Governance & Restructuring

10 Reasons Joint Ventures Fail

NOVEMBER 2021 – JV CEOs ASSERT they have the toughest job in business. And many operating executives confess they would choose exile in Siberia over a joint venture rotation. These attitudes are not surprising, especially given how often JVs fail to deliver on shareholders’ strategic, financial, or operational expectations. Ankura’s research on joint venture performance has consistently shown at least half of JVs fail on one or more of those counts. For example, two-thirds of JV CEOs report their owners are misaligned on long-term strategy and the annual budget, and just under half of cross-border JVs fail to meet the strategic and financial expectations of at least one partner. Even more sobering is that 31% of large, material joint ventures are terminated in the first five years. While some degree of failure is inevitable in business, JVs can also fall victim to other maladies created by their unique ownership structures. The good news: These maladies are generally preventable with proper planning and guidance from teams like ours.

Ankura has served hundreds of JVs and conducted dozens of research studies over the years, giving us a front-row seat to the multitude of creative ways that JVs implode and providing insight into how to inoculate against those outcomes. Our findings led us to 10 common causes for JV failures, ranging from misalignment on venture strategy to culture clashes to an inability to grow and evolve the JV.

Some of these causes are more likely to occur early in the life of the JV; others tend to emerge as the venture reaches middle age. Keeping these failures at bay requires focus across the venture lifecycle, putting the onus on dealmakers, JV board directors, and JV CEOs alike for diagnosis and treatment. The good news is that there are ways to keep these causes at arm’s length. For example, JV partners can avoid inadequately defined operational interfaces with parent companies by defining the JV operating model early and detailing JV-partner relationships so the economics and demands of such relationships are understood prior to venture formation. Similarly, JV partners can avoid over-valuing strategic objectives for the JV by developing a thorough and realistic business case prior to signing. See Exhibit 1 for a more complete list of how to combat common causes of JV failure and potential solutions.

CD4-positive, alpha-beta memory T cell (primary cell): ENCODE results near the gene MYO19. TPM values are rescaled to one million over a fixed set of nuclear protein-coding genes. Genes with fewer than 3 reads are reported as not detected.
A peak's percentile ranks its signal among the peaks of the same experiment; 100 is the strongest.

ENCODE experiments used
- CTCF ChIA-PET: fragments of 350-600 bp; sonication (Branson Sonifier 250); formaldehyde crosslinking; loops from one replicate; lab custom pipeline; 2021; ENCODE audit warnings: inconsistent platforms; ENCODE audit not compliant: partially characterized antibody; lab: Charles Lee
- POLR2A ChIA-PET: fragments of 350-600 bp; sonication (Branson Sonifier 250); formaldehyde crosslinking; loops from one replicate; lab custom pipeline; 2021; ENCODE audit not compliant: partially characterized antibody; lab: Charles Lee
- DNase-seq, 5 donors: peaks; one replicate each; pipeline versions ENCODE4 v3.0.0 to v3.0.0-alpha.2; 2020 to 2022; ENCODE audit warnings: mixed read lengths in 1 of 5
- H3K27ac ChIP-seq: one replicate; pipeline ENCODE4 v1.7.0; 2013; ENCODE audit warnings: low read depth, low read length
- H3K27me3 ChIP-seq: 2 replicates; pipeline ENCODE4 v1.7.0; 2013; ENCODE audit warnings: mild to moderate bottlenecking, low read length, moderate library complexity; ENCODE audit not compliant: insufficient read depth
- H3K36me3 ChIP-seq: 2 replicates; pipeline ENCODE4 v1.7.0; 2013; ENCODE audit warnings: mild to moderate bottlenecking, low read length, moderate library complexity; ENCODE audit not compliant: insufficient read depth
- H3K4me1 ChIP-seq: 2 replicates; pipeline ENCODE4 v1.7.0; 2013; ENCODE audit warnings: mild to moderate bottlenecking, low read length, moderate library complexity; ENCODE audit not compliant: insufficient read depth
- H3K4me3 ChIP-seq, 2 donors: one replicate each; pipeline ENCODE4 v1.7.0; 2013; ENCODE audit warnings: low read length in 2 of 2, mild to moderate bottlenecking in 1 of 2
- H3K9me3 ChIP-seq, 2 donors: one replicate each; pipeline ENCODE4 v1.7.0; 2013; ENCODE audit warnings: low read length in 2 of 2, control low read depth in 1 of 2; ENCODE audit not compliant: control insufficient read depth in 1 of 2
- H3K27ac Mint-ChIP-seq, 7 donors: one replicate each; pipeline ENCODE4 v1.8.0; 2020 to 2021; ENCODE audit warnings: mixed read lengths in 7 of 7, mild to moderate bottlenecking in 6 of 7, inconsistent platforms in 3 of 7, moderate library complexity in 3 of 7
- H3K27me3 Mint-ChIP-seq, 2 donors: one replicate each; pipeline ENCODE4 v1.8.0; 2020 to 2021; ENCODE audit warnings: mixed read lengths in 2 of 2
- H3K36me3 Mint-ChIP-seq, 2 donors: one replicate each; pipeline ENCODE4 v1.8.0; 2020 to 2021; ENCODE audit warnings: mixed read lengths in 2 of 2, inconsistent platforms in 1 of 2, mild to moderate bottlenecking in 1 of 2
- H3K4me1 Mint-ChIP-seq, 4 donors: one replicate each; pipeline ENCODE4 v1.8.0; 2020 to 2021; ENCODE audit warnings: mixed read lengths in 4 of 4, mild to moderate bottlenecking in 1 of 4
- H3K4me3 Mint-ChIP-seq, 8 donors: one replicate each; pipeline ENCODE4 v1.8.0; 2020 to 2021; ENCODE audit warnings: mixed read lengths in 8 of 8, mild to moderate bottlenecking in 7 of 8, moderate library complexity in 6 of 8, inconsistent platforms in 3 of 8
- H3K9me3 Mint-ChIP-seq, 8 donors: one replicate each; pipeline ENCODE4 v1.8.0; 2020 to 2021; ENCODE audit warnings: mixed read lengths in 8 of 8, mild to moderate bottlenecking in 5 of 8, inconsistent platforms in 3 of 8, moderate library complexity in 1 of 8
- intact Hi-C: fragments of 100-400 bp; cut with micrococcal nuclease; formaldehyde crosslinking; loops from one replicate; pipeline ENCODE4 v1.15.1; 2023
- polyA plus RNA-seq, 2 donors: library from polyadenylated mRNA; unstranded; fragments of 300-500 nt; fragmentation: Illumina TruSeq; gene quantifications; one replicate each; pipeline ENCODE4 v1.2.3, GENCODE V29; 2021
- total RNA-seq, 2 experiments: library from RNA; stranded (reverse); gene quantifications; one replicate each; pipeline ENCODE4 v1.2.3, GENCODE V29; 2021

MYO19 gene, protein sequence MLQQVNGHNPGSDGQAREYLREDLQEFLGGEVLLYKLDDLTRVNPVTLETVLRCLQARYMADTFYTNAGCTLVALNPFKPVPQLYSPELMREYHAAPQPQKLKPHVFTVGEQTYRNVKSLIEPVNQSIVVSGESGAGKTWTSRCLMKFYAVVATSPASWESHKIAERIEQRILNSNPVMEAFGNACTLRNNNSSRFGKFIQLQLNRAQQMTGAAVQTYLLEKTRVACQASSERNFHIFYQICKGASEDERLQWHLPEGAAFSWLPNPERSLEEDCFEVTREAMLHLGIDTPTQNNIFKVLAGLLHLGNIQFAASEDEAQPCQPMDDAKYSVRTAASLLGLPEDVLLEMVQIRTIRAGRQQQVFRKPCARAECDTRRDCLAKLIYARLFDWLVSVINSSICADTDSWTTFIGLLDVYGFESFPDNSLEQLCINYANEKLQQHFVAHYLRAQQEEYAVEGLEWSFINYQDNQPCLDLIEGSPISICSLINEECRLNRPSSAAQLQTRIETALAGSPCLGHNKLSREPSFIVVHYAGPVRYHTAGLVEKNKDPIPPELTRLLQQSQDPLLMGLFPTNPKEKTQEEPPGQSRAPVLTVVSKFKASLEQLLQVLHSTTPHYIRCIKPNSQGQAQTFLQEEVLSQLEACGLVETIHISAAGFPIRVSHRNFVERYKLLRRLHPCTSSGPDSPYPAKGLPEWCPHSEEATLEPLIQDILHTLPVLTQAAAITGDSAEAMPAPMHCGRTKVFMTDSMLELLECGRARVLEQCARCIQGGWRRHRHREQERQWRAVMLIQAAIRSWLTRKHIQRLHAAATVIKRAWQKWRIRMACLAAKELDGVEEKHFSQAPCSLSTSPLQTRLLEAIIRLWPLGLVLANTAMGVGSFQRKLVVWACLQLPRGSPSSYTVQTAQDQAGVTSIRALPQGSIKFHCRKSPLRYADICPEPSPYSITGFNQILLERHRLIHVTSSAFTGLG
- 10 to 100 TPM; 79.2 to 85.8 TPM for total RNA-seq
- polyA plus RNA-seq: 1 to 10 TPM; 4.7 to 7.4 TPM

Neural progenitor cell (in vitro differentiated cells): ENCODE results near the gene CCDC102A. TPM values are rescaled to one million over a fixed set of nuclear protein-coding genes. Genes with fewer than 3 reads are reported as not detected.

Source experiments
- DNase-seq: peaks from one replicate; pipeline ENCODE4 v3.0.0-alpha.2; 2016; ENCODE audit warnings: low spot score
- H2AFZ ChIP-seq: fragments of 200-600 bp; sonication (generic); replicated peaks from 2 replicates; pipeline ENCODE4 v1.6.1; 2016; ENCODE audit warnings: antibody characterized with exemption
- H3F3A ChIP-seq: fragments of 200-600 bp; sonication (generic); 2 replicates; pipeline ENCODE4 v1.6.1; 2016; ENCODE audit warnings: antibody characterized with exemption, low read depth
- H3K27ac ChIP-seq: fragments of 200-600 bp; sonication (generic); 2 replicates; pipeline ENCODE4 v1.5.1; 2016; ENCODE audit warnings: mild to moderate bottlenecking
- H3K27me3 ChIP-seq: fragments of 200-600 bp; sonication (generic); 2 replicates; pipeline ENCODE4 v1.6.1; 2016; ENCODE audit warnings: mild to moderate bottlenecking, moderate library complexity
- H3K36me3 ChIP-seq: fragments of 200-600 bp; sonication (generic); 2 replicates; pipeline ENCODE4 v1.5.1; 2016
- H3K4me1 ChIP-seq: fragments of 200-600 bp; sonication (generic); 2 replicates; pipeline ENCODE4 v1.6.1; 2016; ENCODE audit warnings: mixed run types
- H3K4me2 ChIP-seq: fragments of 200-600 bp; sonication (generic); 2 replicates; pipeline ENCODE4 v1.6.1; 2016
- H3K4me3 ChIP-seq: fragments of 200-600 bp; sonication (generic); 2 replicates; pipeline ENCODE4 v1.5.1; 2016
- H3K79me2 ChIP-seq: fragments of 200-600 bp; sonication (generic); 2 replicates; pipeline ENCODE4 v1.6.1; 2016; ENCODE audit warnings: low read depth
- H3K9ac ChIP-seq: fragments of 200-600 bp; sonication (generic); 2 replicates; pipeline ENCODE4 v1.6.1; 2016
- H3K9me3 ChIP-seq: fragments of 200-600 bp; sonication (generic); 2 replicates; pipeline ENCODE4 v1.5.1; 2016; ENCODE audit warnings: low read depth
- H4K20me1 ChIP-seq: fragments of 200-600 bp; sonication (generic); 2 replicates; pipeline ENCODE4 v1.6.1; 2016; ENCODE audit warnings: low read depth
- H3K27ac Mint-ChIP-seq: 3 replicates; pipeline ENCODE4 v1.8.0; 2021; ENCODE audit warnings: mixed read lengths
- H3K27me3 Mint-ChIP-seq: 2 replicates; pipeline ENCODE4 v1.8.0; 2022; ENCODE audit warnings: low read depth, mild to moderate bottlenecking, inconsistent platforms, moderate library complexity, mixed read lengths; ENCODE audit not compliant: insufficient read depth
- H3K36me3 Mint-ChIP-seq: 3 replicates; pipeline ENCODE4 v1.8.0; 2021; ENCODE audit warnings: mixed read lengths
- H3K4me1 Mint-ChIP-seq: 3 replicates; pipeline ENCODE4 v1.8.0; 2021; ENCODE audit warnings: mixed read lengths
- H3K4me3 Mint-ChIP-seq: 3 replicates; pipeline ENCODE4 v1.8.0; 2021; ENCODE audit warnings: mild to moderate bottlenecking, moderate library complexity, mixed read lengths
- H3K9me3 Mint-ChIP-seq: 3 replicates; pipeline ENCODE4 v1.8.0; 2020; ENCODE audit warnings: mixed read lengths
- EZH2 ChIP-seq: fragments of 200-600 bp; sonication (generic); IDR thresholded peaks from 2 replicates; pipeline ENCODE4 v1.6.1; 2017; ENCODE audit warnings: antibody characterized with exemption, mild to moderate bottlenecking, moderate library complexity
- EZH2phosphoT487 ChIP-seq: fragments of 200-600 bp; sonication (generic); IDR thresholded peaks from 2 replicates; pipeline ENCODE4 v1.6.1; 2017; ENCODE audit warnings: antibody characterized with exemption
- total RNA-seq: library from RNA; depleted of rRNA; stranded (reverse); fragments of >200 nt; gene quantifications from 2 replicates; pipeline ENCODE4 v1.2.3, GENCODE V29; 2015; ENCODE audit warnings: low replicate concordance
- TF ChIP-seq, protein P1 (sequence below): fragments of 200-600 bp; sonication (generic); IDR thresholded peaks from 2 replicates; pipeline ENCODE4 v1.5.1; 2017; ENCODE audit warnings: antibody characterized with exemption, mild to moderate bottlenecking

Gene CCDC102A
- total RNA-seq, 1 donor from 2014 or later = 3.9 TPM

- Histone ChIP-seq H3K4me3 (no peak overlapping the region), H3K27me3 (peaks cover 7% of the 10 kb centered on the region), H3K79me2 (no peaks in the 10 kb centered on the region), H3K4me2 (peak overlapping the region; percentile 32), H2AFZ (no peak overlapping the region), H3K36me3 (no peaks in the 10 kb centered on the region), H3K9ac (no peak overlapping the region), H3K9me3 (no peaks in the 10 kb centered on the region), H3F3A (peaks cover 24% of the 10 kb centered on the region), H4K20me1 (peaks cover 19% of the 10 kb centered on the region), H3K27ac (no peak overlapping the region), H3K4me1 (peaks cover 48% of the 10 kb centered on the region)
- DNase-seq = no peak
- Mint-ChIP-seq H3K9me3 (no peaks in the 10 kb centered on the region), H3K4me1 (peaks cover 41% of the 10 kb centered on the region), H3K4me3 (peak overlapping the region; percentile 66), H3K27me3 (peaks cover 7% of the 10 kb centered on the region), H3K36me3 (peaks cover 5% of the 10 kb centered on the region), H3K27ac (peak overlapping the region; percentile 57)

Exhibit 1: Common Causes for Failure and Potential Solutions

Exhibit 1: Common Causes for Failure and Potential Solutions

© Ankura. All Rights Reserved.


Forming a risk-free JV is tough work and perhaps impossible. With these common causes in mind, dealmakers can be more confident in the future success of their JVs. For a deeper dive into the top 10 common reasons for JV failure and their solutions, read the complete article, Why Joint Ventures Fail, And How to Prevent It.

Have any questions? Contact our team at Ankura.

About the Authors

James Bamford

James Bamford is a Senior Managing Director at Ankura based in Washington, DC. He joined Ankura with the firm’s 2020 acquisition of Water Street Partners, which he co-founded in 2008. Water Street Partners has been independently ranked as the number one global advisor on joint ventures since 2017. Prior to Water Street, he was global co-lead of the Joint Venture & Alliance Practice at McKinsey & Company.

Joshua Kwicinski

Joshua Kwicinski is a Managing Director based in Washington, DC. He has more than a decade of experience in advising on all aspects of the partnership lifecycle, including deal strategy, transaction structuring, ongoing governance, and restructuring/exit. He has advised senior executives and dealmakers at both a corporate and individual JV level across a range of industries, including oil and gas, metals and mining, aerospace and defense, financial services, biotechnology, and others.

Tracy Branding Pyle

Tracy Branding Pyle is a Managing Director at Ankura who specializes in helping organizations navigate complex transactions, and, in particular, joint venture-related transactions. She works with a wide array of U.S. and international companies across industries to help them structure, negotiate, approve, and launch joint ventures to set these ventures up for success. She additionally advises on governance of individual joint ventures and portfolios of joint ventures to help companies to minimize risk, increase efficiencies, and find value. Prior to joining Ankura, Tracy practiced law at Hogan Lovells, where she advised clients on joint ventures, public and private mergers and acquisitions, and corporate governance matters. Tracy is based in Washington, DC.

Kira Medish

Kira Medish is an Associate based in Washington, DC. She supports clients in a range of industries throughout the lifecycle of their joint ventures and partnerships. Kira is a graduate of Harvard University.

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